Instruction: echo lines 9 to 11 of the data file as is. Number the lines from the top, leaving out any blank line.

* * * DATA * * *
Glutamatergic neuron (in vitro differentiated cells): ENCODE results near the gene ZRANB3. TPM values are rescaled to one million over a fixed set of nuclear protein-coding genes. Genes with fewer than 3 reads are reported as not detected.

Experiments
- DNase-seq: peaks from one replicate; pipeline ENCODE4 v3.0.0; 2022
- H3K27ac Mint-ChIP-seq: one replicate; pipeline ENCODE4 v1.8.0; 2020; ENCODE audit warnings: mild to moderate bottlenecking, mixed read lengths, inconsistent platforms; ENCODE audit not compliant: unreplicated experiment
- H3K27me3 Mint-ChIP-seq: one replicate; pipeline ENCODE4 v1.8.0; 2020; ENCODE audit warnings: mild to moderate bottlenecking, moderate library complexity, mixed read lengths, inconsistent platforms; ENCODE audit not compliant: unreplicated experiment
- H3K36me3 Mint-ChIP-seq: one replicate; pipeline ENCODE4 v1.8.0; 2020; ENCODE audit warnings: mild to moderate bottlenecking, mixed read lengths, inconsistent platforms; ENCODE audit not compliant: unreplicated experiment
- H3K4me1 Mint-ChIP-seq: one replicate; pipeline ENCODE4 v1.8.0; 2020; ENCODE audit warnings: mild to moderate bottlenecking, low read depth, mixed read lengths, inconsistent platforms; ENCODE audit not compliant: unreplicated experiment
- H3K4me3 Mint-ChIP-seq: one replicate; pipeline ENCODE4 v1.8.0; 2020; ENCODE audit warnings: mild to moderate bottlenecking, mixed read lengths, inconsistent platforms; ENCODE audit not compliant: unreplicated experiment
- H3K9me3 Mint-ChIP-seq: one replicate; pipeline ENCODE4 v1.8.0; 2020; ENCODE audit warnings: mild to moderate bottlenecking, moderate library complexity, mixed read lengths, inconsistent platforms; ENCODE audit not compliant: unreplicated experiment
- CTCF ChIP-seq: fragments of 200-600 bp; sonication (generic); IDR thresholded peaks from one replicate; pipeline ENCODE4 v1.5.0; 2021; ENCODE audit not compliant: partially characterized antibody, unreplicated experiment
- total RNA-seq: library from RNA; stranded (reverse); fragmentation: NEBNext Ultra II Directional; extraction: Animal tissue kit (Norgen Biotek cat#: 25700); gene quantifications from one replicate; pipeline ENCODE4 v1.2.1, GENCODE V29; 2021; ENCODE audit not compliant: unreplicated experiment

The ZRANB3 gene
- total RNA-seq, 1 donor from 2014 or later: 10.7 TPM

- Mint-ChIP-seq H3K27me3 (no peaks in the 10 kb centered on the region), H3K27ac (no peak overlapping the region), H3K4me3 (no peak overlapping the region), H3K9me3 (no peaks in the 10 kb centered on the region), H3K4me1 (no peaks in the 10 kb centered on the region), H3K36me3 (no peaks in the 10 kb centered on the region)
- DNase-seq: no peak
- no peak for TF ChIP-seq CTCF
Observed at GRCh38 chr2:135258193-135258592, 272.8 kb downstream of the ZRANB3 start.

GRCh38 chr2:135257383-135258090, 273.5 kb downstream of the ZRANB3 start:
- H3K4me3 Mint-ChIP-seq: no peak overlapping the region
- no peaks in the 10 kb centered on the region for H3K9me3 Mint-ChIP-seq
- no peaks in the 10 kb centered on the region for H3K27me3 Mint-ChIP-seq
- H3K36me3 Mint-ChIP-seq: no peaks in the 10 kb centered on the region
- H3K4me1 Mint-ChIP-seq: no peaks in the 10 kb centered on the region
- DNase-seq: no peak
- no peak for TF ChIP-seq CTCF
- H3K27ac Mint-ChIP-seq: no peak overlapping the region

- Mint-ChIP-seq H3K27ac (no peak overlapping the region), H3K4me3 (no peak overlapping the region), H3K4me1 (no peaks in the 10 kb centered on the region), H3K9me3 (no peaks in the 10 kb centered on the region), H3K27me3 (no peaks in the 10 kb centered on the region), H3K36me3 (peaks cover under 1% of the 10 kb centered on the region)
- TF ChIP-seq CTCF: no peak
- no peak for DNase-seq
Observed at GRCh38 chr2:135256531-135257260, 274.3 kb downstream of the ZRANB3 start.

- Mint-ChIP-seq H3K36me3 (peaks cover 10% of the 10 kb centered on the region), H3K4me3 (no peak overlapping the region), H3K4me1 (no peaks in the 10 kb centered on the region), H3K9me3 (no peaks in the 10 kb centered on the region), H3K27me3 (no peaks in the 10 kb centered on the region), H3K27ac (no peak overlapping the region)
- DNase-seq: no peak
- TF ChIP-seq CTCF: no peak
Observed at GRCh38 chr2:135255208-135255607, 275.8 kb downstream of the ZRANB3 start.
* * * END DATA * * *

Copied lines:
- H3K9me3 Mint-ChIP-seq: one replicate; pipeline ENCODE4 v1.8.0; 2020; ENCODE audit warnings: mild to moderate bottlenecking, moderate library complexity, mixed read lengths, inconsistent platforms; ENCODE audit not compliant: unreplicated experiment
- CTCF ChIP-seq: fragments of 200-600 bp; sonication (generic); IDR thresholded peaks from one replicate; pipeline ENCODE4 v1.5.0; 2021; ENCODE audit not compliant: partially characterized antibody, unreplicated experiment
- total RNA-seq: library from RNA; stranded (reverse); fragmentation: NEBNext Ultra II Directional; extraction: Animal tissue kit (Norgen Biotek cat#: 25700); gene quantifications from one replicate; pipeline ENCODE4 v1.2.1, GENCODE V29; 2021; ENCODE audit not compliant: unreplicated experiment